As the hot stove season winds down and spring training draws near, Damon is struggling to find a team that’s willing to offer him the two-year, $20 million deal he is seeking. The 36-year-old outfielder rejected a two-year, $14 million proposal from the Yankees before New York signed designated hitter Nick Johnson, and he is now likely to be limited to one-year agreements for a significantly lower salary.
A similar scenario played out earlier this offseason with 30-year-old first-baseman Adam LaRoche, who turned down a two-year, $17 million deal with the San Francisco Giants. LaRoche countered with a request for three years at $31.5 million, but wound up taking only $6 million for one year from the Arizona Diamondbacks.
Damon’s search for a new team is complicated by two factors: a dearth of teams in need of an offense-first outfielder and teams’ lack of confidence in his ability to replicate his 2009 performance.
Damon hit .282 with a .365 on-base average and a .489 slugging percentage last season, while mashing 36 doubles and 24 homers. But just seven of those long balls came away from Yankee Stadium, where the short right-field porch is perfectly suited for Damon’s swing. Damon’s OPS on the road was .795, compared to .915 at home, and while he’d be a valuable component of any lineup, his diminishing defensive abilities make the vast split more worrisome.
According to John Dewan’s plus-minus system, Damon made five fewer plays than the average left fielder in 2009. Factor in his weak arm, and Damon becomes somewhat of a liability in the outfield.
Despite his defensive woes, Damon was nonetheless worth 3.6 “wins above replacement” last season, which translates to $13.6 million in financial value. And he won’t get anywhere near that on his next contract.
Damon will almost surely be victimized by market trends — plenty of outfielders are available, yet there is little demand for their services. The Yankees can no longer afford him and reportedly have come to terms with Randy Winn on a one-year deal worth roughly $2 million.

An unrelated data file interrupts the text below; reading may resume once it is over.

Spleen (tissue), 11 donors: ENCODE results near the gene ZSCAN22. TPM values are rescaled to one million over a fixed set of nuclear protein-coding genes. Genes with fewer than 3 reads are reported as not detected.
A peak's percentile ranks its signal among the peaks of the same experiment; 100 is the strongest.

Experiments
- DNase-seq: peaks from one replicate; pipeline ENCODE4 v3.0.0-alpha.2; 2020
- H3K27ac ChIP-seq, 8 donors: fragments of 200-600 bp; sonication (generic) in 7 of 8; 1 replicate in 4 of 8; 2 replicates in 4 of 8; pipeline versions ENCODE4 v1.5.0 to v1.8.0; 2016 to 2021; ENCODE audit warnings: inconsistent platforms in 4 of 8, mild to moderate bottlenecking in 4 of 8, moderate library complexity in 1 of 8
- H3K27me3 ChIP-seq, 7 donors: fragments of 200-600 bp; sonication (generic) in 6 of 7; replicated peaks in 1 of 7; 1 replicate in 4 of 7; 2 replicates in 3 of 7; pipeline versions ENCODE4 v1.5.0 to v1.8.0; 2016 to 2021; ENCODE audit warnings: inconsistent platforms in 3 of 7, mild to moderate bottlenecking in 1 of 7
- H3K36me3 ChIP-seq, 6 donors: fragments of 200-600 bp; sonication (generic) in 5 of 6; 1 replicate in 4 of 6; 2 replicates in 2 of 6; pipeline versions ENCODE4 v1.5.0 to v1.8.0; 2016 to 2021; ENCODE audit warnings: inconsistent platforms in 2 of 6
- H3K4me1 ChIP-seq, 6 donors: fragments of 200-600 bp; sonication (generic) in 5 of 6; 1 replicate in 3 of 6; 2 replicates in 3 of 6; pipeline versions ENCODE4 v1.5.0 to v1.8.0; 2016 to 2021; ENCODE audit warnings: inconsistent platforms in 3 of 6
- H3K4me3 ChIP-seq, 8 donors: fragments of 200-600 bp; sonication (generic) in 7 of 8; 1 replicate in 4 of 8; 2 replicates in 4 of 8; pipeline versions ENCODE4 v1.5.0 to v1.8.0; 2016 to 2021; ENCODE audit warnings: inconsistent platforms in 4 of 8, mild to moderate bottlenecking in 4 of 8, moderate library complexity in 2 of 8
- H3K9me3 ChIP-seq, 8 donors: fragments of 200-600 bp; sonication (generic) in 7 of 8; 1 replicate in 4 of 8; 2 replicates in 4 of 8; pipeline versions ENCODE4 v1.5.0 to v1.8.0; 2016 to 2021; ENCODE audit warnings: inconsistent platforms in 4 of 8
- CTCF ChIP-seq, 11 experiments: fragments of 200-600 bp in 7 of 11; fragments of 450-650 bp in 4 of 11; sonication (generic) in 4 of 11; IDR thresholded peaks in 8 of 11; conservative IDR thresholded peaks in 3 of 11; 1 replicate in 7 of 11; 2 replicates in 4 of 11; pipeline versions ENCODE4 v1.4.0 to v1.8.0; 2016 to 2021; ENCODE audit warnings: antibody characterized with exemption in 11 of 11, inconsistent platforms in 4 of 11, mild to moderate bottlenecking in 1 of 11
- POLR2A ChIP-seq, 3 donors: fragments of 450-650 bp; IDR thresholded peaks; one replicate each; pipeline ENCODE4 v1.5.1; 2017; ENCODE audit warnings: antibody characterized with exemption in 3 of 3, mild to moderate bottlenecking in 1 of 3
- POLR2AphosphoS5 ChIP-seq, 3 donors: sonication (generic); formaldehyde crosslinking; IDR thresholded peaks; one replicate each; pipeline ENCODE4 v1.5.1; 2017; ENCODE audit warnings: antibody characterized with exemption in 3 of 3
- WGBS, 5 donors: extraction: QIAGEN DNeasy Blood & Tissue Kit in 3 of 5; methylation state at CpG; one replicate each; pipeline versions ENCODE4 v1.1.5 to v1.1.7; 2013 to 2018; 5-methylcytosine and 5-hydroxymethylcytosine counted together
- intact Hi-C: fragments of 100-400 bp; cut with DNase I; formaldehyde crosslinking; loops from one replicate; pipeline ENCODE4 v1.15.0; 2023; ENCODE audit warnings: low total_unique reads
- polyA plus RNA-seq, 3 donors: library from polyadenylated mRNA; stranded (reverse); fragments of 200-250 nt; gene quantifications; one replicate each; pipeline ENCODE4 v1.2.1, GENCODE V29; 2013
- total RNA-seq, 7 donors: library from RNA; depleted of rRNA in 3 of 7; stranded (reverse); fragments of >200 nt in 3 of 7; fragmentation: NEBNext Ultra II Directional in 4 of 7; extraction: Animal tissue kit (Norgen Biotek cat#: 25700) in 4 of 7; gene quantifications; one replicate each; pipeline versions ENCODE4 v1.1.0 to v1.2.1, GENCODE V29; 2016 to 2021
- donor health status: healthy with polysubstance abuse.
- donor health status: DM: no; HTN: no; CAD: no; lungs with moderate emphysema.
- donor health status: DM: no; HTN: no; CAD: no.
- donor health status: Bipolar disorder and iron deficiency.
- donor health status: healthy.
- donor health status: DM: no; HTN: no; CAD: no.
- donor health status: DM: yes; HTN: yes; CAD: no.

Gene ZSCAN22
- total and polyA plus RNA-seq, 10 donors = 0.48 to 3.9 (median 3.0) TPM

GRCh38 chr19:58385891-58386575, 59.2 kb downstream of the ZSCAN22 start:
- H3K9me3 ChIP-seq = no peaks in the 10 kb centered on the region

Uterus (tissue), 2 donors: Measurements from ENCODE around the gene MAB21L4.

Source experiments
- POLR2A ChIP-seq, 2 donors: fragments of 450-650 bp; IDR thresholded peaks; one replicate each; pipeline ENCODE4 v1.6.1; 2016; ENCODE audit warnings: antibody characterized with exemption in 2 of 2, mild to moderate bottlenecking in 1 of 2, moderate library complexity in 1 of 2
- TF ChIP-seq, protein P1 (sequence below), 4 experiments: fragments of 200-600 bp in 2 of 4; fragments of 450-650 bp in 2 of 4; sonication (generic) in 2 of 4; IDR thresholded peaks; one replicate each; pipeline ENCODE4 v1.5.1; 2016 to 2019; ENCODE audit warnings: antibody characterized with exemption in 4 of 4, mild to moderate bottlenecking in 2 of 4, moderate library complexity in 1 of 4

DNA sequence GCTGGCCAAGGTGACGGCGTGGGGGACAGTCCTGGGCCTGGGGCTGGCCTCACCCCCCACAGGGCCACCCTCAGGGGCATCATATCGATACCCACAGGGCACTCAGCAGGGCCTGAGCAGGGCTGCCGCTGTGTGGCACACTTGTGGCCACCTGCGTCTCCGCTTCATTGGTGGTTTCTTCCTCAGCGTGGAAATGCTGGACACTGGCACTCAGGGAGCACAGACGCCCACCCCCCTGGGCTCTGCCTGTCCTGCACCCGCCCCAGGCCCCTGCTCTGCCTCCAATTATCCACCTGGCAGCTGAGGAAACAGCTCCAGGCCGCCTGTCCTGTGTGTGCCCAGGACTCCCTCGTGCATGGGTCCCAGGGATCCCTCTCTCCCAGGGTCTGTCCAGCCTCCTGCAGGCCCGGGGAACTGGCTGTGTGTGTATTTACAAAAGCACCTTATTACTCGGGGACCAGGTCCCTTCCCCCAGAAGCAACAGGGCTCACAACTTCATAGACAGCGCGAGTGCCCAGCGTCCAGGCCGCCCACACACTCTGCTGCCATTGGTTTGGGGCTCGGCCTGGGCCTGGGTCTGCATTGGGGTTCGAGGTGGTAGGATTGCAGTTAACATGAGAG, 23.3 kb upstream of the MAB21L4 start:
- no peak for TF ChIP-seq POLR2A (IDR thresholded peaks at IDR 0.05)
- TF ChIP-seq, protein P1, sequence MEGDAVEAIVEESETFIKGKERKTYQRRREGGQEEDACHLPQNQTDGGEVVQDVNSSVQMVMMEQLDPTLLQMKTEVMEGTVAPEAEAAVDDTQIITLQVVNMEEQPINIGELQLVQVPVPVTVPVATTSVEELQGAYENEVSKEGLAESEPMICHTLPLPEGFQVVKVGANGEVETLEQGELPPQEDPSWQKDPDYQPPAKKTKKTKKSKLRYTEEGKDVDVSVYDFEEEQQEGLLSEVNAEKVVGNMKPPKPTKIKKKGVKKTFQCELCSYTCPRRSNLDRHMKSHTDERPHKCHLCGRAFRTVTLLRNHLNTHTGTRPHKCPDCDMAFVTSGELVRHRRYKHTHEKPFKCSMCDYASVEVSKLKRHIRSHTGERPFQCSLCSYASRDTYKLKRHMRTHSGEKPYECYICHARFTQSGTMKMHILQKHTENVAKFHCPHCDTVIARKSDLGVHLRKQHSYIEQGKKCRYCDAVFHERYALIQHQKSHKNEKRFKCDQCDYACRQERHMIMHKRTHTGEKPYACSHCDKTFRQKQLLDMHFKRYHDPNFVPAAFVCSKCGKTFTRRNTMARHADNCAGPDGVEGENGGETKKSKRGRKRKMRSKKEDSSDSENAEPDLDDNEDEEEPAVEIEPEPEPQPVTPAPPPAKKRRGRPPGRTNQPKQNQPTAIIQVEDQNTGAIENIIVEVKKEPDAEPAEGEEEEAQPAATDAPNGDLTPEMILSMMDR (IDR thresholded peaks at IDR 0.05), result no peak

The A’s were in the bidding for Damon, and might’ve offered him $5-6 million annually had they not signed Ben Sheets to a one-year, $10 million deal on Tuesday. Now, Oakland has only a few million to spend, and GM Billy Beane’s top priority is finding a utility infielder.
Earlier reports indicated that the Giants could be interested in Damon, as well, but after inking Mark DeRosa to a two-year, $12 million deal and bringing in Aubrey Huff for one-year and $3 million, San Francisco has neither the funds nor the space to sign him.
According to ESPN’s Jerry Crasnick, Boras is now trying to engage the Cincinnati Reds and Detroit Tigers in talks for Damon. Roughly translated, that means the normally aggressive negotiator is merely grasping at straws.
The Reds already have a left-handed hitting candidate for left field in Chris Dickerson and might be more inclined to re-sign Jonny Gomes as a platoon partner. The Tigers are currently projected to play Ryan Raburn and Magglio Ordonez in the outfield corners with former Yankees prospect Austin Jackson in center. Jackson could certainly use more seasoning in Triple-A, but GM Dave Dombrowski is inclined to let him learn on the job.
Perhaps the Braves, who already reeled in a former Yankees outfielder by trading for Melky Cabrera this winter, could jump into the bidding. But with Nate McLouth entrenched in center and Cabrera at one of the corners, signing Damon would block Jason Heyward — arguably the top prospect in all of baseball.
Clearly, Damon is running out of options, and that means Boras is running out of ways to pit teams against each other and drive up the price for the two-time All-Star. Unless Damon opts to hang up his cleats, he is now virtually certain to be one of the offseason’s biggest bargains. Yet, there aren’t many places left for him to go — even at a significant discount.
Whichever general manager ends up inking Damon will get plenty of bang for his buck.
Purely speculating about teams that have not yet been mentioned, Damon — if he’s willing to settle for a one-year deal worth $2-4 million — might intrigue the Tampa Bay Rays, particularly if GM Andrew Friedman can find a way to unload designated hitter Pat Burrell. The Marlins are another possibility, if they are persuaded to trade Dan Uggla and move current left fielder Chris Coghlan to second base. And, theoretically, there could be room for Damon in Milwaukee if the Brewers are unsatisfied with incumbent center fielder Carlos Gomez, or are inclined to add a platoon partner for Corey Hart.
A risky, but potentially worthwhile strategy for Damon could be to wait until spring training gets underway and hope for a starting outfielder somewhere to suffer a long-term injury. That appears to be the only way a serious enough need could arise for a team to consider offering him a pricier contract.
As he approaches his late 30s, the clock is ticking on Damon’s days as a productive major leaguer, so it’s not surprising that he’s determined to get the most out of what may well be his last big deal.
But the timing couldn’t be worse for Damon, as the late stages of free agency are clearly not a player’s market. The sooner he realizes that, the better off he’ll be.